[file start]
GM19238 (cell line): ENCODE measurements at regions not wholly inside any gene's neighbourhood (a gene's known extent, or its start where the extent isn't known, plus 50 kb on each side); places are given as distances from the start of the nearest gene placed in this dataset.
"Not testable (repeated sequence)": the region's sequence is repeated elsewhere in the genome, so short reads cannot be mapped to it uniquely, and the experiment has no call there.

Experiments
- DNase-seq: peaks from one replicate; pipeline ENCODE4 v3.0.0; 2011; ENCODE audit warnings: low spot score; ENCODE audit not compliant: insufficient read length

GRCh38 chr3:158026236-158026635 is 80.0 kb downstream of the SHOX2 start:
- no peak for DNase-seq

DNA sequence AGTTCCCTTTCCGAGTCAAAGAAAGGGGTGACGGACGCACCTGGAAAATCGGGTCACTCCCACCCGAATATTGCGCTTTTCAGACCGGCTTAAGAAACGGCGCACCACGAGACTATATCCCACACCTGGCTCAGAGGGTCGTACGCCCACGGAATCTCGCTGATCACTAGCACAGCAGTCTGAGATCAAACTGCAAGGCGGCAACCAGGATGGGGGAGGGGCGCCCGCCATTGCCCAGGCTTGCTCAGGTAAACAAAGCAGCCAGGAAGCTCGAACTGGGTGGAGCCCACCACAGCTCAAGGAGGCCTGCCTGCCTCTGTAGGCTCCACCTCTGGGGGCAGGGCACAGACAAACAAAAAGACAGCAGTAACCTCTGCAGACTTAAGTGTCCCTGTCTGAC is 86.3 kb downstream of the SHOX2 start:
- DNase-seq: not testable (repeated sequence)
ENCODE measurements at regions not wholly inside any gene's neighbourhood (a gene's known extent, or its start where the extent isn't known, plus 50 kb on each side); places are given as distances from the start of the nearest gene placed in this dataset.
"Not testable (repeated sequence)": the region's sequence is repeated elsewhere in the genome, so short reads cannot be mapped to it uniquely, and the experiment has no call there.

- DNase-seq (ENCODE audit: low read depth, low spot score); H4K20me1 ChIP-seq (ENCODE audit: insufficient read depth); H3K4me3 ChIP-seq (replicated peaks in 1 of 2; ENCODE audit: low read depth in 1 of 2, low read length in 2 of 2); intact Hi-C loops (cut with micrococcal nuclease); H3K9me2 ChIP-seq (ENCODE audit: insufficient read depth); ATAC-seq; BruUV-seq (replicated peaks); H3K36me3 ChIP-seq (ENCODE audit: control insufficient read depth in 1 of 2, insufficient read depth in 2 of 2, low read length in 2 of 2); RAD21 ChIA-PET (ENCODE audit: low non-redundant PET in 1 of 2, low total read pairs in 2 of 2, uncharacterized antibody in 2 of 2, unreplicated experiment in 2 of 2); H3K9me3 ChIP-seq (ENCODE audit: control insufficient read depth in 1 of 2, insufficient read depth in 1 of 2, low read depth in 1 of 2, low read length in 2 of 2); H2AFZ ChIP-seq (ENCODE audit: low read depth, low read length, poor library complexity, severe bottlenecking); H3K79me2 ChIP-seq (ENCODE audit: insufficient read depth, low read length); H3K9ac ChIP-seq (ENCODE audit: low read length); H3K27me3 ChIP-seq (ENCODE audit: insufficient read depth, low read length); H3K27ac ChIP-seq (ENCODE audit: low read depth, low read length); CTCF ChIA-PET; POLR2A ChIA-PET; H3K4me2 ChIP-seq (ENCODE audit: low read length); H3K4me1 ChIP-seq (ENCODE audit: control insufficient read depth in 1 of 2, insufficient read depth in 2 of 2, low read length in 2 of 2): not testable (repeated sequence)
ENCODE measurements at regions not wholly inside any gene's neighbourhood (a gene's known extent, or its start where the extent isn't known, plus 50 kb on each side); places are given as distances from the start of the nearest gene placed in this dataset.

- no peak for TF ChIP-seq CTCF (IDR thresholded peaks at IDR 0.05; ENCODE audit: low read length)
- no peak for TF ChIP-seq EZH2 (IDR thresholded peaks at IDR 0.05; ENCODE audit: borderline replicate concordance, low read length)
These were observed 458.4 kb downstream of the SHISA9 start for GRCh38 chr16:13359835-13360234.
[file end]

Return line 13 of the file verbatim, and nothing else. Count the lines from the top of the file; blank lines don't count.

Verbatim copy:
- no peak for TF ChIP-seq CTCF (IDR thresholded peaks at IDR 0.05; ENCODE audit: low read length)